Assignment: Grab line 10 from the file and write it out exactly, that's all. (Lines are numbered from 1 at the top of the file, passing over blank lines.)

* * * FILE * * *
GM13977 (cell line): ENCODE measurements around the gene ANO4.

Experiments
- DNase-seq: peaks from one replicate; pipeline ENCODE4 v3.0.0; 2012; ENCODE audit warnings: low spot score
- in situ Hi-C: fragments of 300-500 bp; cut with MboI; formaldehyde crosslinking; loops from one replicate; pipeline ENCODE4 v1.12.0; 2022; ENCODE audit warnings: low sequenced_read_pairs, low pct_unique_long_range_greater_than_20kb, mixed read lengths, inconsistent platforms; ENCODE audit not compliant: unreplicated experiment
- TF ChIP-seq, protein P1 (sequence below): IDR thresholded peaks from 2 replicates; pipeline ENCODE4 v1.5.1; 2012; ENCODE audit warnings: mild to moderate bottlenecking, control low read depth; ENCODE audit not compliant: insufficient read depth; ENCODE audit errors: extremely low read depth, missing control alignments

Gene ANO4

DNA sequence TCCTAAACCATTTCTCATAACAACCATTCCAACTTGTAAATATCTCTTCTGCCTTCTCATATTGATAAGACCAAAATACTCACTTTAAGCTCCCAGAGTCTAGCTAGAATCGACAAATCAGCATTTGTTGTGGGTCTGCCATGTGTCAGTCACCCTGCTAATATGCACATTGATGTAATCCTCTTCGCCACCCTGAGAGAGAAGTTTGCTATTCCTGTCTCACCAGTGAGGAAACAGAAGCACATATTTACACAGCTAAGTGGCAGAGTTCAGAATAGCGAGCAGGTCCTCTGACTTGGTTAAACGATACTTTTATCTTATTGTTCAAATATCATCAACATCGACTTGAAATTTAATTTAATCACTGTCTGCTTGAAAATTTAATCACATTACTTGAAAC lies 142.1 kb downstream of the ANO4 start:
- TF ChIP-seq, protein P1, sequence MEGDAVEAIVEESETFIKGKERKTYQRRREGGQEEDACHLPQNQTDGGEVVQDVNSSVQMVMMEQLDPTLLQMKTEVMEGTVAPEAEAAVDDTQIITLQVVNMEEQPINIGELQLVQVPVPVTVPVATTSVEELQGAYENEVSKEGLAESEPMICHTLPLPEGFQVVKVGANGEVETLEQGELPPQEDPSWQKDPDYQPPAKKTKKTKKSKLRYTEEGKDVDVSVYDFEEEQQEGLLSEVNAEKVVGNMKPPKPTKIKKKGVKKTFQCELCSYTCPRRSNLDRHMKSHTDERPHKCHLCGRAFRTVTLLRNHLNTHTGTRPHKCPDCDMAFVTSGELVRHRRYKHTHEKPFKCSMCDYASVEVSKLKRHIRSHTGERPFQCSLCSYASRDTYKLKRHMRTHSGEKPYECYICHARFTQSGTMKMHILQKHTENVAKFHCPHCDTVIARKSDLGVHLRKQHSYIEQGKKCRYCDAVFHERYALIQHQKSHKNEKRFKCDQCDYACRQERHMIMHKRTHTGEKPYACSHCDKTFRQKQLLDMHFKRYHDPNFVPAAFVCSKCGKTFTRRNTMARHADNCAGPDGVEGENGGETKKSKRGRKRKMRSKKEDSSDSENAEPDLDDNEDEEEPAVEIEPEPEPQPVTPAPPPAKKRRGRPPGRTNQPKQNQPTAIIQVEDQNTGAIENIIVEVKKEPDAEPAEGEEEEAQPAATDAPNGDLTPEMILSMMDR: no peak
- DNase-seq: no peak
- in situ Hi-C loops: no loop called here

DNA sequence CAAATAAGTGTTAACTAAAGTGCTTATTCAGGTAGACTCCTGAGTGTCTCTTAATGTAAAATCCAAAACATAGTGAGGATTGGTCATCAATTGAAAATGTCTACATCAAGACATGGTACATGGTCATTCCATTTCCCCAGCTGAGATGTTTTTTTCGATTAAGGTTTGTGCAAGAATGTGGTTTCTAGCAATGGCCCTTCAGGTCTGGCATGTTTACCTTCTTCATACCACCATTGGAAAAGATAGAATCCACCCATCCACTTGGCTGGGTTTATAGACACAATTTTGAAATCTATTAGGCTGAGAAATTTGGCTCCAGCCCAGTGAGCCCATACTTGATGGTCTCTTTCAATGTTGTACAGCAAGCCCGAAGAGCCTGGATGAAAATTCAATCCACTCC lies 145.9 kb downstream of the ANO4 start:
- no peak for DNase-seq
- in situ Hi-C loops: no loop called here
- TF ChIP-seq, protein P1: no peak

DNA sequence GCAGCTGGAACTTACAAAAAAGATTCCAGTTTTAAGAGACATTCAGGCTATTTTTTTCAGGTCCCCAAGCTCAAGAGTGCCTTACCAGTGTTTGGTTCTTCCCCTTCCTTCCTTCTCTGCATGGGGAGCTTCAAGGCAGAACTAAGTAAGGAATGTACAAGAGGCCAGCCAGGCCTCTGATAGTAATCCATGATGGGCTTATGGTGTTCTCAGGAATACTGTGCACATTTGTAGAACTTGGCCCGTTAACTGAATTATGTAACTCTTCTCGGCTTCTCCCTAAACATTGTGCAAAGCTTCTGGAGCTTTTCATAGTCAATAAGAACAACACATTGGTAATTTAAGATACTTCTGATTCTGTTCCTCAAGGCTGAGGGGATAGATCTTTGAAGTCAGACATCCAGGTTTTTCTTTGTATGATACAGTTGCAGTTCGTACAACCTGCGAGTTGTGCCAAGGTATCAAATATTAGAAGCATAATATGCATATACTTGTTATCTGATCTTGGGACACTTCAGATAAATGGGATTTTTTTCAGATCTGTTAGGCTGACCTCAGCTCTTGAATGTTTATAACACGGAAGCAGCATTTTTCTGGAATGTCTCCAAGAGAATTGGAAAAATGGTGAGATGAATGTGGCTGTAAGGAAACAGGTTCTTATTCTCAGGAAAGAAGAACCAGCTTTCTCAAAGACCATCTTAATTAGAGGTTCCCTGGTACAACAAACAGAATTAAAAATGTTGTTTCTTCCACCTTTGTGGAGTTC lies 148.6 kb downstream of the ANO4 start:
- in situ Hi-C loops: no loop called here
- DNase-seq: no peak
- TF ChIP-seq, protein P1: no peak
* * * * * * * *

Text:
- in situ Hi-C loops: no loop called here